Join Drew Falkman for an in-depth discussion in this video Understanding MVC: Model-View-Controller, part of MVC Frameworks for Building PHP Web Applications (2015).
- At the core of every framework, is the concept of patterns or architectural patterns. Patterns are simply abstract ways to organize your programming. One of the most basic patterns, and one used by all the frameworks we discuss in this course, is called MVC. MVC stands for Model-View-Controller, and this pattern represents the concept of breaking down your application into three coherent parts: the Model, or Data, layer, the View, or User Interface layer, and the Controller which mediates user interface interactions and updates to the Model.
The View can then query the Model's data, to display it. For example, to show the shopping cart. Notice that the pattern does not dictate how this is done. Each framework will divide it up in a slightly different way. If you aren't using a framework, it will be tempting to have all this handled in the same PHP page, or even to have the add-to-cart functionality written into the catalog page, and the product detail page. This is basically the core of the frameworks we discuss in this course. What changes, is really just where the parts are stored, and other patterns and coding practices that are also embedded into the framework.
The PHP frameworks we'll be looking at all rely on the MVC, or Model-View-Controller, pattern for their code oganization. Using this pattern, applications are broken into cohesive parts. The Model layer, to handle the data, and interact with the database, the View layer, to handle the User Interface, and the Controller, which responds to interactions going both ways. This pattern generally works well to create an application that's well-partitioned, and thus easy to test, maintain, reuse, and work on in a team environment.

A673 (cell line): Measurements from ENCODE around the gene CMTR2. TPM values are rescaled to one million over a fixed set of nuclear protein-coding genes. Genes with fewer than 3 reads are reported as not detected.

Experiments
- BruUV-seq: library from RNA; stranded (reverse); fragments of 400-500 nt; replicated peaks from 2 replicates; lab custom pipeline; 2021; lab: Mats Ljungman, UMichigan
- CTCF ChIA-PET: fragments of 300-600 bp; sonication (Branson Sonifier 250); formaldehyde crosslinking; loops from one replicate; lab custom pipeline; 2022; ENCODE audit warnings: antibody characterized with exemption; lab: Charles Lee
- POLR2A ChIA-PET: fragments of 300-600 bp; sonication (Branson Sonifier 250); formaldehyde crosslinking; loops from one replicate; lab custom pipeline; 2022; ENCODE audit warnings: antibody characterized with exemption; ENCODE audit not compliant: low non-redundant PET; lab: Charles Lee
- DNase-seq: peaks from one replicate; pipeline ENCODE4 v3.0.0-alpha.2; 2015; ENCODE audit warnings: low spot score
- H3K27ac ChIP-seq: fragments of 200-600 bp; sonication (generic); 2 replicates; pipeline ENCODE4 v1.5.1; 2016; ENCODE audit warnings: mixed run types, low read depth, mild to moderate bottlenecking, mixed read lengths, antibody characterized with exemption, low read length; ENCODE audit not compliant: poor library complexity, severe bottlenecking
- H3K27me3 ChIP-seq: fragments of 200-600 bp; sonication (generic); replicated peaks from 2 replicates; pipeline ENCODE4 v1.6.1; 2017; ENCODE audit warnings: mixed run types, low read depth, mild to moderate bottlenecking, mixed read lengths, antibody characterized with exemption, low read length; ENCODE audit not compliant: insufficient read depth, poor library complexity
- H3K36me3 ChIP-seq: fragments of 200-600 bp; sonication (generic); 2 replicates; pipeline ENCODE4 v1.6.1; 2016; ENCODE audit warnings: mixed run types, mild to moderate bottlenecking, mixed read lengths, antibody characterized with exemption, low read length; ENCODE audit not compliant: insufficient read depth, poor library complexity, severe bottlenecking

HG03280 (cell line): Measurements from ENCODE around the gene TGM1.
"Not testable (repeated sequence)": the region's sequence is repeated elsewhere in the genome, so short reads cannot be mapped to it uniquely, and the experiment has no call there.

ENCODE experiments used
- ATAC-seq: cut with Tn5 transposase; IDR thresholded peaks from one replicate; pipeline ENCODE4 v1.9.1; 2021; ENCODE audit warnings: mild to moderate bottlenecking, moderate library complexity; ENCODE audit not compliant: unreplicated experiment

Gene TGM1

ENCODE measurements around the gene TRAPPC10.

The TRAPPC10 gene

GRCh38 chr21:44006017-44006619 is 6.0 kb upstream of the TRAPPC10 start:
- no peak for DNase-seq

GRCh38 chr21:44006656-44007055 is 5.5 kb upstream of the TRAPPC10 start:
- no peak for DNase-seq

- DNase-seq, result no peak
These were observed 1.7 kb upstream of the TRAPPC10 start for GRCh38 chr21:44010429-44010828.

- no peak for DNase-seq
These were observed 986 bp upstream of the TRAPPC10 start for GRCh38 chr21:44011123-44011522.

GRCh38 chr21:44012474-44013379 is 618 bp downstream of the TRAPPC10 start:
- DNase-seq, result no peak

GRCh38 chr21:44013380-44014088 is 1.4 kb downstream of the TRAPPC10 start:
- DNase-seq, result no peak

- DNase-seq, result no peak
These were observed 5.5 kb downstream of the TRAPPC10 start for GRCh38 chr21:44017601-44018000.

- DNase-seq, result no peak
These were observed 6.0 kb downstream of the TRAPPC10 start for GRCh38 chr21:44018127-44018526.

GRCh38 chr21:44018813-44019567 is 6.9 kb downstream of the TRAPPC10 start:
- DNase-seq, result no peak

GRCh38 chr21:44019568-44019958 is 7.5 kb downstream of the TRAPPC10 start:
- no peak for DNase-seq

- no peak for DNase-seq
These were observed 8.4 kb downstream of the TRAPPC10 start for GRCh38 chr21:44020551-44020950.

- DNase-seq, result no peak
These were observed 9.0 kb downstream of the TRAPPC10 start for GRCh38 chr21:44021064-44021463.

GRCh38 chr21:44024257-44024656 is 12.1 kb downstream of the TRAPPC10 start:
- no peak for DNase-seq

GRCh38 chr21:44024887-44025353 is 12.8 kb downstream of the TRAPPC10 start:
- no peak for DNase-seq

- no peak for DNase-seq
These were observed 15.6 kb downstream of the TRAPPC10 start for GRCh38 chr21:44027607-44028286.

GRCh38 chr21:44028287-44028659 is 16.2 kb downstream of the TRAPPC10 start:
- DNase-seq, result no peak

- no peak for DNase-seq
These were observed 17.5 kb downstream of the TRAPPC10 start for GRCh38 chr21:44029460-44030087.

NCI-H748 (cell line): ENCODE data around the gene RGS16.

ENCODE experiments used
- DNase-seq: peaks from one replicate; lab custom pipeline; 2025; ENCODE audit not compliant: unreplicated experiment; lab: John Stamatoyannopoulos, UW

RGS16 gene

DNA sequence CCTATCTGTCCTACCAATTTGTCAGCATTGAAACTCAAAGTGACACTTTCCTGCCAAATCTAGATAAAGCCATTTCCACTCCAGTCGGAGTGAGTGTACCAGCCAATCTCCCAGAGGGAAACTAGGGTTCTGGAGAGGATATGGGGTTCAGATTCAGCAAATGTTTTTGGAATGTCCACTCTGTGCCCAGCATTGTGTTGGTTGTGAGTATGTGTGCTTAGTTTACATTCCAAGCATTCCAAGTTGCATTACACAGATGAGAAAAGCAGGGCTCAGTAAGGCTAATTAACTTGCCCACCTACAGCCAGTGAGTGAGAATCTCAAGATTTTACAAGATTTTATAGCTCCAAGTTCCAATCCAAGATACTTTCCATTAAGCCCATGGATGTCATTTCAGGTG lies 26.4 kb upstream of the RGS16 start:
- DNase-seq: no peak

- Why use a framework?
- Introducing MVC-framework concepts
- Examining each framework's components
- Setting up the software
- Walking through sample apps built in each framework
- Comparing frameworks
Skill Level Intermediate
Q: When setting up Composer on my Windows machine, I'm asked to specify where php.exe is located. Where can I find it?
<div>A: Depending on how you installed PHP, the location can vary. If you're running WAMP on your Windows machine, the executable is located at: </div><div> </div><div><span style="font-family: Courier;">C:\wamp\bin\php\php5.5.12\php.exe </span></div><div>(This path will change slightly if you're running a different version number of PHP.)</div><div> </div><div>If you're running XAMPP on your Windows machine, the executable is located at:</div><div><span style="font-family: Courier;">C:\xampp\php\php.exe</span></div><div> </div>
Q: Why doesn't my folder structure in Laravel match what's on screen?
A: Version 5 of Laravel was released after the recording of this course. The core information in this course is still valid, but the Laravel's main files have been reorganized. For more details on how this reorganization has changed the structure of Laravel files, please see <a href="https://mattstauffer.co/blog/laravel-5.0-directory-structure-and-namespace" target="_blank" rel="nofollow">https://mattstauffer.co/<wbr>blog/laravel-5.0-directory-<wbr>structure-and-namespace</a>.
Q: Why isn't mcrypt prepped for PHP when I run the phpize command?
A: If you're having trouble setting up mcrypt, you may need to change the directory from which you run the phpize command. You'll want to navigate to the /ext/mcrypt/ folder within the folder for the version of PHP that you're running.